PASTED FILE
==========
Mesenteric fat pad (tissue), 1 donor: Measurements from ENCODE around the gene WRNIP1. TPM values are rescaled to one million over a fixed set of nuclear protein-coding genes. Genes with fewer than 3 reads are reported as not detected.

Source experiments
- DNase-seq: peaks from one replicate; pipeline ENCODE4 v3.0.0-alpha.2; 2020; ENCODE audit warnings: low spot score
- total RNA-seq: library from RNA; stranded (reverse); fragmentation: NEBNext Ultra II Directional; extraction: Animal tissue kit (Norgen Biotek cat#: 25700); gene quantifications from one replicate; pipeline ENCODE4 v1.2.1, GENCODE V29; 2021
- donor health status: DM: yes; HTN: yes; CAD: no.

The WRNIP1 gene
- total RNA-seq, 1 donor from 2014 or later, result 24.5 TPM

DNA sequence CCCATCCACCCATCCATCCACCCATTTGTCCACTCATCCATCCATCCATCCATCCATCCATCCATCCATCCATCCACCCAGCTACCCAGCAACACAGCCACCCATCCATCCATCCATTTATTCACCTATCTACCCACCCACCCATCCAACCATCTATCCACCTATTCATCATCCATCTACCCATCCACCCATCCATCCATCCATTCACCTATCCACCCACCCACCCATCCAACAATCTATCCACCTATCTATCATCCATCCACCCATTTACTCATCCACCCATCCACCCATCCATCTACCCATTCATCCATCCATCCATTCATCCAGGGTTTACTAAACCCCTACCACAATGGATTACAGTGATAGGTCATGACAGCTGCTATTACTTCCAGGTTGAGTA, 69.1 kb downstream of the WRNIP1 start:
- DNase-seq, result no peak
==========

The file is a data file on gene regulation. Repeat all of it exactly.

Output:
Mesenteric fat pad (tissue), 1 donor: Measurements from ENCODE around the gene WRNIP1. TPM values are rescaled to one million over a fixed set of nuclear protein-coding genes. Genes with fewer than 3 reads are reported as not detected.

Source experiments
- DNase-seq: peaks from one replicate; pipeline ENCODE4 v3.0.0-alpha.2; 2020; ENCODE audit warnings: low spot score
- total RNA-seq: library from RNA; stranded (reverse); fragmentation: NEBNext Ultra II Directional; extraction: Animal tissue kit (Norgen Biotek cat#: 25700); gene quantifications from one replicate; pipeline ENCODE4 v1.2.1, GENCODE V29; 2021
- donor health status: DM: yes; HTN: yes; CAD: no.

The WRNIP1 gene
- total RNA-seq, 1 donor from 2014 or later, result 24.5 TPM

DNA sequence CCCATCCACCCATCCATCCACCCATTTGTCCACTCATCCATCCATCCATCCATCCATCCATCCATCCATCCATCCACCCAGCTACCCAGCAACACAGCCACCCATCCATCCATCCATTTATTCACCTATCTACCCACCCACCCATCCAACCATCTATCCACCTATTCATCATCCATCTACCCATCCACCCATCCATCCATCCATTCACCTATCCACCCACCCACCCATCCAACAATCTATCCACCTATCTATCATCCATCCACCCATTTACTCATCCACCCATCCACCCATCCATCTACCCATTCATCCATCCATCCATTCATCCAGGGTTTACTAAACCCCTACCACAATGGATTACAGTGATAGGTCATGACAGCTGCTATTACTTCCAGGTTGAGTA, 69.1 kb downstream of the WRNIP1 start:
- DNase-seq, result no peak